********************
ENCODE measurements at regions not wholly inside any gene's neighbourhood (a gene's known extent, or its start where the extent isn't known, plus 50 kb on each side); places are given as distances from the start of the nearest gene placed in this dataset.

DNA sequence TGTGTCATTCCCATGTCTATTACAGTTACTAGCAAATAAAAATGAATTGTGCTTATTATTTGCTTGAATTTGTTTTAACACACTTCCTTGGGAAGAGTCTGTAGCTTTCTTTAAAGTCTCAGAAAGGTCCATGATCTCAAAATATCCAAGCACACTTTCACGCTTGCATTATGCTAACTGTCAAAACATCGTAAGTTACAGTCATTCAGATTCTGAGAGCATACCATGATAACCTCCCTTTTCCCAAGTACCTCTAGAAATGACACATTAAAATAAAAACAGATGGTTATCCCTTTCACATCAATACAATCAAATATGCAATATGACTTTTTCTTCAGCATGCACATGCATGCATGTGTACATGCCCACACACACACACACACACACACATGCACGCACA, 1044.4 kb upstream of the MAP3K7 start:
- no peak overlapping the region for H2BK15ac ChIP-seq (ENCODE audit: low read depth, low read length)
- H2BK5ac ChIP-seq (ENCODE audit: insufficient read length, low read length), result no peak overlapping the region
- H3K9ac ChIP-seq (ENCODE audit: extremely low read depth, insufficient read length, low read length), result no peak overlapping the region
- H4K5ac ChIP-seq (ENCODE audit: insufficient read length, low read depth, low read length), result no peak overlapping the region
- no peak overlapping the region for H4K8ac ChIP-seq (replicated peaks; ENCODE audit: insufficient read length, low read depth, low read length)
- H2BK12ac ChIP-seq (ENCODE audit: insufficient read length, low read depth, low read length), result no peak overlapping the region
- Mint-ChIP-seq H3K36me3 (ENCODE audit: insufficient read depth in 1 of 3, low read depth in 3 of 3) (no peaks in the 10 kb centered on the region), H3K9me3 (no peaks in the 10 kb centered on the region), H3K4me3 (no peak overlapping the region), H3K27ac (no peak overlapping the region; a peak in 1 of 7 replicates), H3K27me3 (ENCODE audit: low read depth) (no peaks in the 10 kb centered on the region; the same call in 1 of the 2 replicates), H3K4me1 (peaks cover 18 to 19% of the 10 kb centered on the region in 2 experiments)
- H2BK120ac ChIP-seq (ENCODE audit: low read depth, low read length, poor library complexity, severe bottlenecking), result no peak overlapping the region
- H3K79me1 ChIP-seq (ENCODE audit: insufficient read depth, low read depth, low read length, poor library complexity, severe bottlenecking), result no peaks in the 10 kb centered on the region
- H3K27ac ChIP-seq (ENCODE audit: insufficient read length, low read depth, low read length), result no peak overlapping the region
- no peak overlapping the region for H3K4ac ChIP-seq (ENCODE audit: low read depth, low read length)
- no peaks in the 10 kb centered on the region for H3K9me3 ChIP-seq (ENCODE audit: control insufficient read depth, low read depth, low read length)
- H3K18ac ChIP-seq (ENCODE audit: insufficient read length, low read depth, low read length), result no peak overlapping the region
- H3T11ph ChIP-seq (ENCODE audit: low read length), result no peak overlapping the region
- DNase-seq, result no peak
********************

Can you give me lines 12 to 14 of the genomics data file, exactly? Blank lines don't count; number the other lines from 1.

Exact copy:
- H3K27ac ChIP-seq (ENCODE audit: insufficient read length, low read depth, low read length), result no peak overlapping the region
- no peak overlapping the region for H3K4ac ChIP-seq (ENCODE audit: low read depth, low read length)
- no peaks in the 10 kb centered on the region for H3K9me3 ChIP-seq (ENCODE audit: control insufficient read depth, low read depth, low read length)